In late January, at a reception commemorating India’s Republic Day anniversary – marking the day India officially adopted its constitution 75 years ago and became a sovereign republic – India’s representative to Taiwan, Manharsinh Laxmanbhai Yadav, congratulated Taiwan’s president-elect, Lai Ching-te of the Democratic Progressive Party (DPP). In praising Taiwan’s successful “democracy in action” at a significant official event, India has also laid bare its intent: the gradual movement toward embracing Taiwan as a separate democratic entity, without necessarily developing official diplomatic relations.
Between Indian Prime Minister Narendra Modi sending representatives to virtually attend President Tsai Ing-wen’s oath-taking ceremony in 2020 to the Indian envoy’s clear acknowledgment of the “smooth and peaceful transfer of power” in 2024, we can see the significant change in India’s recent approach to Taiwan.
Obviously, Lai’s victory implies a continuity in Taiwan’s foreign policy objectives pursued under the Tsai administration. Despite Lai being seen as an advocate for Taiwan’s sovereignty, and called by China a “secessionist” and “trouble maker,” it is unlikely that Lai, who is currently Tsai’s vice president, will pursue an overtly antagonistic path vis-à-vis China. Although he has reiterated that Taiwan’s independence does not need to be declared as it is already a reality, Lai has also been pragmatic by staying away from war-making rhetoric and emphasizing the need to maintain the cross-strait status quo.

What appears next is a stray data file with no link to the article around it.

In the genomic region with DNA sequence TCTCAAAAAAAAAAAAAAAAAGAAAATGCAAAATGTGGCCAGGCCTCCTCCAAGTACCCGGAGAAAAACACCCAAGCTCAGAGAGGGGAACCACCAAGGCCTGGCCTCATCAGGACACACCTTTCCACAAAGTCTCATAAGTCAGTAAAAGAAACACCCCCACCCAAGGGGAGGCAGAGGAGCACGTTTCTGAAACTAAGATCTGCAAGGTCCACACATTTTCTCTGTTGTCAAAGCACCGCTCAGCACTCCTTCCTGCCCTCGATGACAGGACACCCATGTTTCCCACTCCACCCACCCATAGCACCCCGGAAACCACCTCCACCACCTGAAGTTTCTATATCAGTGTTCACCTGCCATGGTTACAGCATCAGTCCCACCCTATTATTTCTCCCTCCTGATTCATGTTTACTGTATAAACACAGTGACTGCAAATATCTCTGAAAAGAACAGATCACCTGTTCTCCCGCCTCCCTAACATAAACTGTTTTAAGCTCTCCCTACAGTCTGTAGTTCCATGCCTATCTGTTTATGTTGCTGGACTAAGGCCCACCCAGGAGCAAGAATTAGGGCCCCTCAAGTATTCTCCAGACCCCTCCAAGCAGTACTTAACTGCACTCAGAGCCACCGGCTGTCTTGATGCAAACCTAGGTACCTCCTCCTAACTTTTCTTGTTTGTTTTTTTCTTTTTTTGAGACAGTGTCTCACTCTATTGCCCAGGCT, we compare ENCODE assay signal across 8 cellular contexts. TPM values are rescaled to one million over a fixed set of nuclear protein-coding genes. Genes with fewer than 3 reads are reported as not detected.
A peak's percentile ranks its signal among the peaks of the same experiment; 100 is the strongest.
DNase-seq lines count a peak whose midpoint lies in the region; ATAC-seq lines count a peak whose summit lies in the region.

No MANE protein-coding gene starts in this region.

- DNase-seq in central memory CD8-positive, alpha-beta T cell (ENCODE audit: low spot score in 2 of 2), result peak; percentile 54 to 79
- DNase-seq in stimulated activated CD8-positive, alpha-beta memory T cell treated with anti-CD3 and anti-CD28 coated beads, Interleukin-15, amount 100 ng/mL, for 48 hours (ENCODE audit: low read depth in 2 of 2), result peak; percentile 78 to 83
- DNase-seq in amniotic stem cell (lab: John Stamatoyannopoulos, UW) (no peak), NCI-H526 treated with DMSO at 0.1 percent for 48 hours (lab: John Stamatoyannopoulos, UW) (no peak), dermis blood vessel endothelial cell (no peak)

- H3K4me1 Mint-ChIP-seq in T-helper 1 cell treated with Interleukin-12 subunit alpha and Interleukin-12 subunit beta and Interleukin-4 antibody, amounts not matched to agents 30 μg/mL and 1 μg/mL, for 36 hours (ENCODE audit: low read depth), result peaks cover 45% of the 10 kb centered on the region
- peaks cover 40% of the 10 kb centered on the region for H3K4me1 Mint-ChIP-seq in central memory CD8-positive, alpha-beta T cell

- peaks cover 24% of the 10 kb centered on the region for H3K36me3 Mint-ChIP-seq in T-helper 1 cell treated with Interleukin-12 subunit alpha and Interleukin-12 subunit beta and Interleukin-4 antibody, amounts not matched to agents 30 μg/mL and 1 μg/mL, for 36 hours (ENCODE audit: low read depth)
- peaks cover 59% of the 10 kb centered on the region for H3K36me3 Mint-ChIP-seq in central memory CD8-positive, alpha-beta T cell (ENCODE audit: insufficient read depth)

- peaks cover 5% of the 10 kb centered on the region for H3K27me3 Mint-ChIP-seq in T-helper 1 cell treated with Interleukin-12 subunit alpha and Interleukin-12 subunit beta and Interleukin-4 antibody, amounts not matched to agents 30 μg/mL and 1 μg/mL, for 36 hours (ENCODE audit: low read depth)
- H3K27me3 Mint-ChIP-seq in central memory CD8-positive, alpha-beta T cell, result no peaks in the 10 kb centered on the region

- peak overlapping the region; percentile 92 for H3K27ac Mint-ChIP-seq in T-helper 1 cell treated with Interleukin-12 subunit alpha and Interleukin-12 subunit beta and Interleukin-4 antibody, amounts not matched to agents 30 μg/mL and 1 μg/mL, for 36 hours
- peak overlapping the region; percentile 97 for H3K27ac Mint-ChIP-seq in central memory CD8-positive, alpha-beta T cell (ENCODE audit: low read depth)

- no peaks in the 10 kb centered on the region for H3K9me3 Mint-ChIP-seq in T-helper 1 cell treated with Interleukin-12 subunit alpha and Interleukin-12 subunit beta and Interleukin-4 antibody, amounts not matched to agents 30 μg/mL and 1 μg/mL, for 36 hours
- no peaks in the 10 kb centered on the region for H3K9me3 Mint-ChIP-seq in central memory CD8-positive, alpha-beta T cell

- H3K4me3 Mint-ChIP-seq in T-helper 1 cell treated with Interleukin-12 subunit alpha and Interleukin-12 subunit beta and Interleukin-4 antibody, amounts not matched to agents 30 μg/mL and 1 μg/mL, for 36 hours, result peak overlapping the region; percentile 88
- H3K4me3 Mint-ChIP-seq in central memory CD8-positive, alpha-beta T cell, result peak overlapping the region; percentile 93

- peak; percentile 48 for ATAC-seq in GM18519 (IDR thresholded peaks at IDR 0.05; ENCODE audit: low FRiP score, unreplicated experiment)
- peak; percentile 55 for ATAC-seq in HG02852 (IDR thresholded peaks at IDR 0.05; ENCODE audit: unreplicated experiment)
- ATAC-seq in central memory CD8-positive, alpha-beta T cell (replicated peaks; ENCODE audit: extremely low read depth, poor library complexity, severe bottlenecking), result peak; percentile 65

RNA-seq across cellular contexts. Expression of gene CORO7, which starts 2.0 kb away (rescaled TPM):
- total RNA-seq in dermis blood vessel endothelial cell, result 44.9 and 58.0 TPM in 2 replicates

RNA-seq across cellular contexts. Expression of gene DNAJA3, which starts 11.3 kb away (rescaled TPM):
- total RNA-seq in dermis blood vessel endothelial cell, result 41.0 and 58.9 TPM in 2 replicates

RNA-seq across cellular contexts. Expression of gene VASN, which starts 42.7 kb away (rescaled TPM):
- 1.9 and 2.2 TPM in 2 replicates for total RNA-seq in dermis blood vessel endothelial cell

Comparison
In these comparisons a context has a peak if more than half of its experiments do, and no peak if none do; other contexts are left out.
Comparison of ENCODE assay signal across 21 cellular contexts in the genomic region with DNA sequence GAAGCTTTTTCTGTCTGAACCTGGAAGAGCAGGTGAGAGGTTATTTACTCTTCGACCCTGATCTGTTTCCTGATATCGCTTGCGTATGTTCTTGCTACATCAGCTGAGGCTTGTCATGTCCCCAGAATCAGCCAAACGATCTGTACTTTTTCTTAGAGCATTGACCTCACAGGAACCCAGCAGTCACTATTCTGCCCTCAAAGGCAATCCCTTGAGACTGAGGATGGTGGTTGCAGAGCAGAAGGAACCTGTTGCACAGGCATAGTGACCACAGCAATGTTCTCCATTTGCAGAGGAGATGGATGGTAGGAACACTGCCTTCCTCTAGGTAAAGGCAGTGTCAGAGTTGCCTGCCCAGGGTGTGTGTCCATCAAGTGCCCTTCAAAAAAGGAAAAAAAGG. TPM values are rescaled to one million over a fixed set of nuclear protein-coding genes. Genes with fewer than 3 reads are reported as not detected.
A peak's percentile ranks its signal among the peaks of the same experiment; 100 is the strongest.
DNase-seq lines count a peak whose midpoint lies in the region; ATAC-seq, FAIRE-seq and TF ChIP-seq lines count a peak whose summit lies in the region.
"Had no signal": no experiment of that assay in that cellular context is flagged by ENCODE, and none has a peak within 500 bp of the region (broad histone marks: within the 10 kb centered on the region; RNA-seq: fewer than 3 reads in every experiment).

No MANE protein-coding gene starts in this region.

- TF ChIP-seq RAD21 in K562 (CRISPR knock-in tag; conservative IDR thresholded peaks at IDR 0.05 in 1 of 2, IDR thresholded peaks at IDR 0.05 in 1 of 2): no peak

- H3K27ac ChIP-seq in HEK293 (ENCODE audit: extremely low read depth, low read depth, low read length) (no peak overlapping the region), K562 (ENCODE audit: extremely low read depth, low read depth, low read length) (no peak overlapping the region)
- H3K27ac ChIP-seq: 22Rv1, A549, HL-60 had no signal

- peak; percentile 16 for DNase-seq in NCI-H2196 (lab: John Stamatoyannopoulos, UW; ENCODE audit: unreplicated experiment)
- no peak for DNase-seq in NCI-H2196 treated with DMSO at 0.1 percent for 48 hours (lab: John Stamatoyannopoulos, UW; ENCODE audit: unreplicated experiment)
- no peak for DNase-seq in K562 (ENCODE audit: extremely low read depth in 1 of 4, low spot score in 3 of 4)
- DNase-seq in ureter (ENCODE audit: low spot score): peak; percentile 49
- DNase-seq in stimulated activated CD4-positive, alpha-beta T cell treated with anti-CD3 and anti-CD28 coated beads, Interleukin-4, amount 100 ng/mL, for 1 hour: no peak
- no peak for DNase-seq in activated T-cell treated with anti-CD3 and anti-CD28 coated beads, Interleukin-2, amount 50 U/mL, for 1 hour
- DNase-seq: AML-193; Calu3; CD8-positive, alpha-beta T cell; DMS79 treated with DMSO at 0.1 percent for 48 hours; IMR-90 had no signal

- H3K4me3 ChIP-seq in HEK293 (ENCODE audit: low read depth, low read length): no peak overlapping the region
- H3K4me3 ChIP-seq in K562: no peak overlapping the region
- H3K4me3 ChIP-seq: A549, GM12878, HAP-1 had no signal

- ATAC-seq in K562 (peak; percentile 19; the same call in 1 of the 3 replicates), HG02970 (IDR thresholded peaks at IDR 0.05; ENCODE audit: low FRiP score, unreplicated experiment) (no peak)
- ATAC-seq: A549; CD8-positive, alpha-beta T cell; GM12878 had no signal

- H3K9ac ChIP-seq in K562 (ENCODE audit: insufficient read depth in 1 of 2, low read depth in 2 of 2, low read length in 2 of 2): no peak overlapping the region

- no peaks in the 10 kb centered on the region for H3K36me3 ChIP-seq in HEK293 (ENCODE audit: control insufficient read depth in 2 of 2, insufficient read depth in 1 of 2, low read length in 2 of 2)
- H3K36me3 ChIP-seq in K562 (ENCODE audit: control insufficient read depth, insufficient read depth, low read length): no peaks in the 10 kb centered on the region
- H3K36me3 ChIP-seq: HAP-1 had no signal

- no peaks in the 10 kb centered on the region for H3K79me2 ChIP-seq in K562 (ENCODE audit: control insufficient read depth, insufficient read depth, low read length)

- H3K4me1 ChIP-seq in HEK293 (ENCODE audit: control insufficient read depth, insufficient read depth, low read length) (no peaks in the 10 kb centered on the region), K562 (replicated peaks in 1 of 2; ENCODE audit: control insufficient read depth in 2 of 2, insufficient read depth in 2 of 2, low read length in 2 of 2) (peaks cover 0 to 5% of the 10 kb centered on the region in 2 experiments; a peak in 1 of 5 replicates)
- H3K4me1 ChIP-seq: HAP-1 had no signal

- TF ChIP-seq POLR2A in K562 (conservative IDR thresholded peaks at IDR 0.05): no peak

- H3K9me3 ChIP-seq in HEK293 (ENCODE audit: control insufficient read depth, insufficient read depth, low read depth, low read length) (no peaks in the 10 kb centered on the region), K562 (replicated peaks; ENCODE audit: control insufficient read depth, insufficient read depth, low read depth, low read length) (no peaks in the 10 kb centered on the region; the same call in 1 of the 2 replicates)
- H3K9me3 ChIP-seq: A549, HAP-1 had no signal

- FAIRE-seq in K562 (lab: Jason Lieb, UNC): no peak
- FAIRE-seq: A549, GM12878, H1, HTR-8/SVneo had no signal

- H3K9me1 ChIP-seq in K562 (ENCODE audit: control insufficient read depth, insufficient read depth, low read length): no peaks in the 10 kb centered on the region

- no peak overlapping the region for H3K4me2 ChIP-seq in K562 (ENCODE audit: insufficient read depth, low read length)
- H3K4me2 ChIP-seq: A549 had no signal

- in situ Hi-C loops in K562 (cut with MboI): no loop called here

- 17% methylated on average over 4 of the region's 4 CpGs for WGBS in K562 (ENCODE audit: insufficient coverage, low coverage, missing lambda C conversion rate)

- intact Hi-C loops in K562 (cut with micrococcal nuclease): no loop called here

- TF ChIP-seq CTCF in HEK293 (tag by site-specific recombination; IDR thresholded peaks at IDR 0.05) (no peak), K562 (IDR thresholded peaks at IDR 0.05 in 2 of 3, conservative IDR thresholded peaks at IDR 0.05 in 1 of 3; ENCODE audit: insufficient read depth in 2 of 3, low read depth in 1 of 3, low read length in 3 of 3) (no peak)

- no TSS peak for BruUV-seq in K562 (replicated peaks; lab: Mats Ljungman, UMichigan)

Nonetheless, China will hardly be appeased or change its aggressive course on Taiwan owing to such nuances in speech. In particular, Taiwan’s ties with democratic Indo-Pacific states like India will continue to be on Beijing’s radar, with implications for both Taiwan domestically and cross-strait politics.